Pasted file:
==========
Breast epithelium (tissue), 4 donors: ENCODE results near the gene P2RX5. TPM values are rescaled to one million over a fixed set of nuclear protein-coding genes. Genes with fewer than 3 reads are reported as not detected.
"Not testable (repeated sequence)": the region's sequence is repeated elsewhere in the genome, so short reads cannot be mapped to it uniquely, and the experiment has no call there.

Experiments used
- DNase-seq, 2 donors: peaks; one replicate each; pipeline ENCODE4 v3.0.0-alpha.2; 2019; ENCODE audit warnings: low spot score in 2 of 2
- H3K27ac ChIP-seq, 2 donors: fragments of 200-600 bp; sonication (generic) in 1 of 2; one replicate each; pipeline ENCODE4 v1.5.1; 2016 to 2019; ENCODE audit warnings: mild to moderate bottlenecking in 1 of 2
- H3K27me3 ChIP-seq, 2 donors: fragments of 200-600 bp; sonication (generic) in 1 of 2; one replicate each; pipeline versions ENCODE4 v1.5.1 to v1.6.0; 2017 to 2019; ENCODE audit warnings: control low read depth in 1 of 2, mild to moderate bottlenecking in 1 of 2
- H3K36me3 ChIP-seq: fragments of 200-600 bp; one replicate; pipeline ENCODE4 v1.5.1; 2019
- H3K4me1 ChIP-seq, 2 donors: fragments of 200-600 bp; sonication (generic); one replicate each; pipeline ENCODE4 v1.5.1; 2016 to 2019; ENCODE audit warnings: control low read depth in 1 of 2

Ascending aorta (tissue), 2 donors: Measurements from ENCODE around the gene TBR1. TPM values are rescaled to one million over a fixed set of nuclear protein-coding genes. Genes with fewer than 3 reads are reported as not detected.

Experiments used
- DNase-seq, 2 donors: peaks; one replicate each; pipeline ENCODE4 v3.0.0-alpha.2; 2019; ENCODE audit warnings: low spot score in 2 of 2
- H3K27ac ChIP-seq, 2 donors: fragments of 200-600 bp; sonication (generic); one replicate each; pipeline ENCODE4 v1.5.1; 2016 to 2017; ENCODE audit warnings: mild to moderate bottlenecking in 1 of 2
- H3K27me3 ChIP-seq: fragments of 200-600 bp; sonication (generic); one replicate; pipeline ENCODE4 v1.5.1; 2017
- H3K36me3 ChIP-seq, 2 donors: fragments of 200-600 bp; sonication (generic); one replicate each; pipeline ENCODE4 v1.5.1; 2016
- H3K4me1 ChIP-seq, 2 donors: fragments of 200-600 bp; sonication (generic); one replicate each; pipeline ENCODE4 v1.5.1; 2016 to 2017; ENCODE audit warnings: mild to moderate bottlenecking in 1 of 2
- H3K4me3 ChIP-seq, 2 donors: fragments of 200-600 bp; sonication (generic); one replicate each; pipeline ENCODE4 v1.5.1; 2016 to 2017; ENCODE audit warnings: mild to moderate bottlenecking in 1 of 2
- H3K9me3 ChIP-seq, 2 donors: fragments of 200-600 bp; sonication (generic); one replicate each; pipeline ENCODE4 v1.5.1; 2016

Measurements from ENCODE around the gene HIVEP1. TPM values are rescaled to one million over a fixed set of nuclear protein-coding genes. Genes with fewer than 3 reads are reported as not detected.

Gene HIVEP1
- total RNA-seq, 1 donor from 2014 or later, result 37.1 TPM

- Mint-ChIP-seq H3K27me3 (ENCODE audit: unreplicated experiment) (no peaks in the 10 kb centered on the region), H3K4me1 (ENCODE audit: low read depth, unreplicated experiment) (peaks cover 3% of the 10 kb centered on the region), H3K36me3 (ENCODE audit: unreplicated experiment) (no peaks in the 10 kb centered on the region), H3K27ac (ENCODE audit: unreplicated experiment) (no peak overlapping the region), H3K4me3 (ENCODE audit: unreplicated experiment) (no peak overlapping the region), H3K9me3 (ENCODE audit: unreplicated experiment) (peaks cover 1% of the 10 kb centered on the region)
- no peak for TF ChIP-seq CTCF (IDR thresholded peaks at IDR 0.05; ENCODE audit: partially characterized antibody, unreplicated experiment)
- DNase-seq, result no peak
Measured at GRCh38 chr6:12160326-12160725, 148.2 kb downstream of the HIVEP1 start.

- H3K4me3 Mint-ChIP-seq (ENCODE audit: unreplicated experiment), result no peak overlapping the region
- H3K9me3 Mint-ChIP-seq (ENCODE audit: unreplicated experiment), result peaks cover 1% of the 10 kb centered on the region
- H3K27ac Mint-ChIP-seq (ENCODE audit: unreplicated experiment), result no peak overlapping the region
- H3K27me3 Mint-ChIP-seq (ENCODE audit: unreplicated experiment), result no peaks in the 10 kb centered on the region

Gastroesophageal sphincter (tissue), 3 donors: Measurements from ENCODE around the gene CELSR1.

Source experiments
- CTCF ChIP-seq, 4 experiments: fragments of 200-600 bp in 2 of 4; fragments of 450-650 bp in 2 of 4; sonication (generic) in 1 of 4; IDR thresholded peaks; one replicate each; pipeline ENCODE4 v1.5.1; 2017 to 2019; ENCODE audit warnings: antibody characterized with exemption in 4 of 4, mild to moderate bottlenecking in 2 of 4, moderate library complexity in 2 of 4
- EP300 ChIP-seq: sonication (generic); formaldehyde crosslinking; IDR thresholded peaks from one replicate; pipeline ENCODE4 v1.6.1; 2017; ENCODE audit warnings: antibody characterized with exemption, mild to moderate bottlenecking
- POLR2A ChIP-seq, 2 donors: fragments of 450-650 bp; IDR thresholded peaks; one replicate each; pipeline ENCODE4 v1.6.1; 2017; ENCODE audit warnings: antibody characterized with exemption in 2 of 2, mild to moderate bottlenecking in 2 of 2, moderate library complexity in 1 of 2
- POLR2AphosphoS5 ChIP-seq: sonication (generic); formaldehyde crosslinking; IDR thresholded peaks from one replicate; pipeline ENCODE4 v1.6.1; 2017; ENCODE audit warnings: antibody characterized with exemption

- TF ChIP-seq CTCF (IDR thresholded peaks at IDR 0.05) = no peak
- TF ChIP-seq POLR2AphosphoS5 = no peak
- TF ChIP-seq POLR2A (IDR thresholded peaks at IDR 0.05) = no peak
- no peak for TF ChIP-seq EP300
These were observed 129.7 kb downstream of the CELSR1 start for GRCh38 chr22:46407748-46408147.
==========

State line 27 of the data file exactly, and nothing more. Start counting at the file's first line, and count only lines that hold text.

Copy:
- H3K27ac Mint-ChIP-seq (ENCODE audit: unreplicated experiment), result no peak overlapping the region